Special edition bobblehead pays tribute to former Milwaukee MVP, Hank Aaron
MILWAUKEE (CBS 58) -- The National Bobblehead Hall of Fame and Museum has unveiled an officially licensed, limited-edition Hank Aaron Special Edition Bobblehead featuring the Milwaukee and Atlanta Braves legend, and Baseball Hall of Famer wearing the uniform of the storied Indianapolis Clowns. The bobblehead commemorates the time Aaron spent with the Clowns during the 1952 season – his first in professional baseball. The National Bobblehead Hall of Fame and Museum has collaborated with the Negro Leagues Baseball Museum and Dreams Fulfilled to produce a series of officially licensed Negro Leagues bobbleheads which includes this new bobblehead.
Wearing a blue Clowns’ uniform with red and white trim and the number five on the jersey, the over-sized nine-inch bobblehead features a swinging Aaron batting in the same pose as his first known card, which was a team issued postcard from 1952. A replica of the postcard is on the reverse side of the backing, which has his Clowns’ #5 and professional #44. The bobblehead is on a baseball field base which has Aaron’s name on the front and “In Memoriam: Feb. 5, 1934 – Jan. 22, 2021” on the back.
The bobbleheads are available for purchase through the National Bobblehead Hall of Fame and Museum’s Online Store. Each bobblehead is individually numbered to only 755 to commemorate his 755 MLB career home runs. The bobbleheads are $44 each plus a flat-rate shipping charge of $8 per order.
On Nov. 20, 1951, 17-year-old Aaron was signed by scout Ed Scott to play shortstop for the Indianapolis Clowns, one of the storied franchises in the Negro American League. Scott, who became the first African American scout in the history of the Boston Red Sox, spotted Aaron playing in a softball game in Mobile, Alabama. “If that boy can hit a softball that far, how far can he hit a baseball?” Ed Scott Jr. quoted his father as saying. In his three-month stint playing for Clowns manager Buster Haywood during the 1952 season, the cross-handed hitting Aaron played shortstop and batted third or cleanup. In 26 games, Aaron batted .366 with five home runs, 33 RBI and nine stolen bases, according to the Howe Sports Bureau.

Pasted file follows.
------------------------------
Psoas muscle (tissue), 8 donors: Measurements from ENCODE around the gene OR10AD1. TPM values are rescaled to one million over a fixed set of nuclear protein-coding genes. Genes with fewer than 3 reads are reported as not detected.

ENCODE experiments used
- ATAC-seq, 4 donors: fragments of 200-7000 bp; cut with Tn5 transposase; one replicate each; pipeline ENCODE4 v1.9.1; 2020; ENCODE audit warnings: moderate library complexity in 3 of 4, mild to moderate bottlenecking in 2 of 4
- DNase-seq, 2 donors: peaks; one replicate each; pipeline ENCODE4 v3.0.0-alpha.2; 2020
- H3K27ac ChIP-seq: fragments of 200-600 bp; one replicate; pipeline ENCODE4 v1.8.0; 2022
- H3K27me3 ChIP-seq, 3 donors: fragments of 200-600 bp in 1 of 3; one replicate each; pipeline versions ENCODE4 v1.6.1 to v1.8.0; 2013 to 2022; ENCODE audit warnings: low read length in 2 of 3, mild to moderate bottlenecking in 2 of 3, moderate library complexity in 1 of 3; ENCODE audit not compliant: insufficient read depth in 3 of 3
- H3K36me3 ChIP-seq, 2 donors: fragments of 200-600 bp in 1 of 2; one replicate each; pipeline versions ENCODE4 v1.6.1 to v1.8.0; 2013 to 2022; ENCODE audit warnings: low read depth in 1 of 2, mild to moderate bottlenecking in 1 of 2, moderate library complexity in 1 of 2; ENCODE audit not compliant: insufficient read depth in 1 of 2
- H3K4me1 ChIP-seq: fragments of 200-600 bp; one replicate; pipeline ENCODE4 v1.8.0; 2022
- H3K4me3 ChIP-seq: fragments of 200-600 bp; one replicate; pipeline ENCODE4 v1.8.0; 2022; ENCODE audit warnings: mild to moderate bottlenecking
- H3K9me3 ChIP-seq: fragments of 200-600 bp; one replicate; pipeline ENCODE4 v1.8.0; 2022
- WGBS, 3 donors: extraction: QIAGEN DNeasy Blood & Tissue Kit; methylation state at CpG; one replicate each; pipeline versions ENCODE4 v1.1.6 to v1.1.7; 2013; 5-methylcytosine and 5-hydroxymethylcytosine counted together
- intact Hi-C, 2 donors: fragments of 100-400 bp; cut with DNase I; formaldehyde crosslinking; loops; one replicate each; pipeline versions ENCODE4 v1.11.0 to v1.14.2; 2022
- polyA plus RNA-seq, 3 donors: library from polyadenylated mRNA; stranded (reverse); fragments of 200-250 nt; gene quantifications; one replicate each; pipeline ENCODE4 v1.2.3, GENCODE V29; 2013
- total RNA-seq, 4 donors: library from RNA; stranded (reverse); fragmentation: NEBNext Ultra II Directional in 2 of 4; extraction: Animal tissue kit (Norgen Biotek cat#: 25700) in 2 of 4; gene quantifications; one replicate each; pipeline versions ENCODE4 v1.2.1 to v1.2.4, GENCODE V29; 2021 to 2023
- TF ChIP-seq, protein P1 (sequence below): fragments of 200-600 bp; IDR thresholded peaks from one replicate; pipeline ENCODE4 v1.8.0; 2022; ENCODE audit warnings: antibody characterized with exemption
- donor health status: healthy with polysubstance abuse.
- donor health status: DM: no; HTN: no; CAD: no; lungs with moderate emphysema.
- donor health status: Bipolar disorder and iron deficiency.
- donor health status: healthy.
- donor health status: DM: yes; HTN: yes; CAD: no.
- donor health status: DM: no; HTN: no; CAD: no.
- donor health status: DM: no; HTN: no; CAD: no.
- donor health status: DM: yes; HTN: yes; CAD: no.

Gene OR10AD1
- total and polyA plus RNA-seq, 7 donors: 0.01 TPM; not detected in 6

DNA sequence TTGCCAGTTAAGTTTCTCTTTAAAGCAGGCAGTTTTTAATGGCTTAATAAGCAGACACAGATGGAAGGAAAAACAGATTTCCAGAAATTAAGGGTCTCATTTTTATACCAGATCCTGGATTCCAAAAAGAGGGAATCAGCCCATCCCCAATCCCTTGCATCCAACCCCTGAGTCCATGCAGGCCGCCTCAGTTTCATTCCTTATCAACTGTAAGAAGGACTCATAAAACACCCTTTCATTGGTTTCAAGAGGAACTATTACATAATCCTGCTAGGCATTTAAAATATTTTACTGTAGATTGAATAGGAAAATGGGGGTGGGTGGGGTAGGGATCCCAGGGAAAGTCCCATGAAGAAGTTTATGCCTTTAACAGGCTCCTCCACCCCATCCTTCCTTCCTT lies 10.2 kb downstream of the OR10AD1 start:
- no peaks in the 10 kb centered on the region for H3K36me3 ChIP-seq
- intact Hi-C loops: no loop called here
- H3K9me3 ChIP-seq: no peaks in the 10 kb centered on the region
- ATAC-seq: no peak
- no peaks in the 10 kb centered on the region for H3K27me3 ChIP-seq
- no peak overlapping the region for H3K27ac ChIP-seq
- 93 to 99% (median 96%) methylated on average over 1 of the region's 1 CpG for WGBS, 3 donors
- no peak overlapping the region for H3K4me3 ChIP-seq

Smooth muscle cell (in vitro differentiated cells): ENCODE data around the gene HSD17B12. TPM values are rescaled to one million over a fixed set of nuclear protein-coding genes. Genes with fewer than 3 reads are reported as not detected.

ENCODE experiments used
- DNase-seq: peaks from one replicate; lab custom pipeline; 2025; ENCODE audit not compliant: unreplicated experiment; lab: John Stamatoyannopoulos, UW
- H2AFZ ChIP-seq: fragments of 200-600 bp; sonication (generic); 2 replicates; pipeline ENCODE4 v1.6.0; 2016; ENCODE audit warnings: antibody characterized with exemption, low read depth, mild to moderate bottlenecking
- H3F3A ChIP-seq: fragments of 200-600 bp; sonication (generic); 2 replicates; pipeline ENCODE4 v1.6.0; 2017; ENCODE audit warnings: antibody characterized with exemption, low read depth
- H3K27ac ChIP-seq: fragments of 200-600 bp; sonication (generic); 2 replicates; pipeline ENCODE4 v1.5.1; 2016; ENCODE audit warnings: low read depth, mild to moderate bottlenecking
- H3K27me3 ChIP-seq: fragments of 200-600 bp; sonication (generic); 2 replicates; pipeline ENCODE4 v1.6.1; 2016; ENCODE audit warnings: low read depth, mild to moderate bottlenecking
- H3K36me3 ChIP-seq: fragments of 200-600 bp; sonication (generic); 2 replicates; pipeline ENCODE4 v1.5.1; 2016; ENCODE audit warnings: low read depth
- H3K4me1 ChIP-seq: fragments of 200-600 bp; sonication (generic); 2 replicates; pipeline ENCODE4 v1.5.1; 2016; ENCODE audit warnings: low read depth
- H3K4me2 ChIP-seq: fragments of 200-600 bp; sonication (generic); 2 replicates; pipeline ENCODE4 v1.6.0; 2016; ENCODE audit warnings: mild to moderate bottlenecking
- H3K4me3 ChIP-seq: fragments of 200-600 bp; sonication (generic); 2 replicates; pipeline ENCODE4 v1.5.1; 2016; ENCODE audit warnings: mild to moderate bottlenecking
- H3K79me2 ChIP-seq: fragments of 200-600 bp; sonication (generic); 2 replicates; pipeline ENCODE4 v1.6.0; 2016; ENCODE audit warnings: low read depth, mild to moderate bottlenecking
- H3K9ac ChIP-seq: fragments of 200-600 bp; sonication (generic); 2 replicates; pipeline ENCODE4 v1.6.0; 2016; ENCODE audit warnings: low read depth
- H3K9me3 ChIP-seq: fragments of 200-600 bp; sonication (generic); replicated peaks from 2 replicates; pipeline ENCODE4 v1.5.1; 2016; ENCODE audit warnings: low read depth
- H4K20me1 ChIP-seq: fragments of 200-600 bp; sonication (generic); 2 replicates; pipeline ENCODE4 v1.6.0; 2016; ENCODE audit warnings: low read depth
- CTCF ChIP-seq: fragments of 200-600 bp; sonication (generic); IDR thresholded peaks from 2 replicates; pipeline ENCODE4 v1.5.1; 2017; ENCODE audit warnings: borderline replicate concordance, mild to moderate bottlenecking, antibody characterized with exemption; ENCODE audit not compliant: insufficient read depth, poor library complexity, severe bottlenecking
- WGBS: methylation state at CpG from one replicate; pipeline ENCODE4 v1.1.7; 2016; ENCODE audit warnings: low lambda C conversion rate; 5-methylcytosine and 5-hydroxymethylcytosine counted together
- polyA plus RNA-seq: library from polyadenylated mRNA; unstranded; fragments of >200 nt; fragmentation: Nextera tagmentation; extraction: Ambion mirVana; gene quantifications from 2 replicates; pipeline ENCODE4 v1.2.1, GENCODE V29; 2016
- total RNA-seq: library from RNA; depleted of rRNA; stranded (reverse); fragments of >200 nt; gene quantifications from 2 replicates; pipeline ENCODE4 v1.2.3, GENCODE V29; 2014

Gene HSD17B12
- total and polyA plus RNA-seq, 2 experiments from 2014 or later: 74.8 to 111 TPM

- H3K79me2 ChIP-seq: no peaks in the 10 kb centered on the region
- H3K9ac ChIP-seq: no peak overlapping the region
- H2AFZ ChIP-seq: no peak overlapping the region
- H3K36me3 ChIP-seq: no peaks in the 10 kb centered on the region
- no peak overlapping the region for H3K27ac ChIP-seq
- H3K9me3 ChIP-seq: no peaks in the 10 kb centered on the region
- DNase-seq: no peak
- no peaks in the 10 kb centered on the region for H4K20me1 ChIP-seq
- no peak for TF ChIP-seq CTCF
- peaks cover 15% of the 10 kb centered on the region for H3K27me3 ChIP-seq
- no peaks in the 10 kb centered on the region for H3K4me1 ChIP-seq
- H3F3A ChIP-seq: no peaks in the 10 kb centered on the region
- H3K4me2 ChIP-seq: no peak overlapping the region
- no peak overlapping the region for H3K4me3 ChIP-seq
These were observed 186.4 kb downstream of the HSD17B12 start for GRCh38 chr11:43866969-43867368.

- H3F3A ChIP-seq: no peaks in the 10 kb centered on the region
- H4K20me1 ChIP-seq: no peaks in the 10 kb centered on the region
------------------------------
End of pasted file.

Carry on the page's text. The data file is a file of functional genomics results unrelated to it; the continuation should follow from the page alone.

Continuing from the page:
Aaron, who earned $200 month with the Clowns, received two MLB contract offers via telegram due to his standout play. In the end, he chose the Boston Braves over the New York Giants. After spending the 1952 season with the Eau Claire Bears in Eau Claire, Wisconsin, Aaron played with the Jacksonville Braves in 1953 before making his big-league debut with the Milwaukee Braves in 1954.
In his 23-year Major League career in which he played for the Milwaukee Braves, Atlanta Braves and Milwaukee Brewers from 1954 to 1976, Aaron recorded 755 home runs. He famously broke Babe Ruth’s career home run record with his 715th home run on April 8, 1974. Aaron is MLB’s all-time leader in RBI (2,297), total bases (6,856) and extra-base hits (1,477). Aaron was elected to the Baseball Hall of Fame in 1982, which was his first year of eligibility.
"Hank Aaron will forever be one of the best players in baseball history, and part of that history includes his time with the Indianapolis Clowns,” National Bobblehead Hall of Fame and Museum co-founder and CEO Phil Sklar said. “It’s important to remember the history of the Negro Leagues, and this special edition bobblehead will help keep that part of Aaron’s legacy alive.”